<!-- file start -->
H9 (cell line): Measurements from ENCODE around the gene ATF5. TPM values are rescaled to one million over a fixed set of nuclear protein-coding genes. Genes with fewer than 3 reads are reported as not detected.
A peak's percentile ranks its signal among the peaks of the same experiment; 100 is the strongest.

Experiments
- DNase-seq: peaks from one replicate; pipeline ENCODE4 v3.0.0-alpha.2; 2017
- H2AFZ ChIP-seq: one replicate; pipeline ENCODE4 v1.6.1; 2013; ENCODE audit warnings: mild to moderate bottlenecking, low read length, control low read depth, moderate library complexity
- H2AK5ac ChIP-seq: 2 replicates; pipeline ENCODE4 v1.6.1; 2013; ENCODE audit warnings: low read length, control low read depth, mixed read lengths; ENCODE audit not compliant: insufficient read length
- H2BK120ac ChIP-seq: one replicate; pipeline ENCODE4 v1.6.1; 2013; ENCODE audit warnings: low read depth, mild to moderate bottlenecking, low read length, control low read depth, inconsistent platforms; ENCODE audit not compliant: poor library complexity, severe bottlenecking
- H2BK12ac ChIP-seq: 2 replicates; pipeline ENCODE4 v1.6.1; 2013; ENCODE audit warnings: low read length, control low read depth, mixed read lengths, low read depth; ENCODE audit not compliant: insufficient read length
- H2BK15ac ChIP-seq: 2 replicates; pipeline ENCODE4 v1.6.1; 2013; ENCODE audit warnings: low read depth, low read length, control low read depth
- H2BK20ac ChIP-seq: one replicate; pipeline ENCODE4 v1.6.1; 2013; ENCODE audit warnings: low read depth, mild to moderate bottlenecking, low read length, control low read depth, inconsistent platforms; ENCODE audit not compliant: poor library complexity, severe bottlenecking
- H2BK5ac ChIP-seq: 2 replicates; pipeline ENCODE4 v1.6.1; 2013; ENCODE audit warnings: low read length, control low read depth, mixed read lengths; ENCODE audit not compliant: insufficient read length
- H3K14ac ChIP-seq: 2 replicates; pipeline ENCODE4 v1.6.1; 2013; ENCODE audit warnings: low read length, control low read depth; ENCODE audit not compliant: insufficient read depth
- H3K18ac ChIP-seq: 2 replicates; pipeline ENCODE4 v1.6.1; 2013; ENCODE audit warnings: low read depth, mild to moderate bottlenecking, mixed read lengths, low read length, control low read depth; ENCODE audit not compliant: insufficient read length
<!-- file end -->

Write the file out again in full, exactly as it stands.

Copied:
H9 (cell line): Measurements from ENCODE around the gene ATF5. TPM values are rescaled to one million over a fixed set of nuclear protein-coding genes. Genes with fewer than 3 reads are reported as not detected.
A peak's percentile ranks its signal among the peaks of the same experiment; 100 is the strongest.

Experiments
- DNase-seq: peaks from one replicate; pipeline ENCODE4 v3.0.0-alpha.2; 2017
- H2AFZ ChIP-seq: one replicate; pipeline ENCODE4 v1.6.1; 2013; ENCODE audit warnings: mild to moderate bottlenecking, low read length, control low read depth, moderate library complexity
- H2AK5ac ChIP-seq: 2 replicates; pipeline ENCODE4 v1.6.1; 2013; ENCODE audit warnings: low read length, control low read depth, mixed read lengths; ENCODE audit not compliant: insufficient read length
- H2BK120ac ChIP-seq: one replicate; pipeline ENCODE4 v1.6.1; 2013; ENCODE audit warnings: low read depth, mild to moderate bottlenecking, low read length, control low read depth, inconsistent platforms; ENCODE audit not compliant: poor library complexity, severe bottlenecking
- H2BK12ac ChIP-seq: 2 replicates; pipeline ENCODE4 v1.6.1; 2013; ENCODE audit warnings: low read length, control low read depth, mixed read lengths, low read depth; ENCODE audit not compliant: insufficient read length
- H2BK15ac ChIP-seq: 2 replicates; pipeline ENCODE4 v1.6.1; 2013; ENCODE audit warnings: low read depth, low read length, control low read depth
- H2BK20ac ChIP-seq: one replicate; pipeline ENCODE4 v1.6.1; 2013; ENCODE audit warnings: low read depth, mild to moderate bottlenecking, low read length, control low read depth, inconsistent platforms; ENCODE audit not compliant: poor library complexity, severe bottlenecking
- H2BK5ac ChIP-seq: 2 replicates; pipeline ENCODE4 v1.6.1; 2013; ENCODE audit warnings: low read length, control low read depth, mixed read lengths; ENCODE audit not compliant: insufficient read length
- H3K14ac ChIP-seq: 2 replicates; pipeline ENCODE4 v1.6.1; 2013; ENCODE audit warnings: low read length, control low read depth; ENCODE audit not compliant: insufficient read depth
- H3K18ac ChIP-seq: 2 replicates; pipeline ENCODE4 v1.6.1; 2013; ENCODE audit warnings: low read depth, mild to moderate bottlenecking, mixed read lengths, low read length, control low read depth; ENCODE audit not compliant: insufficient read length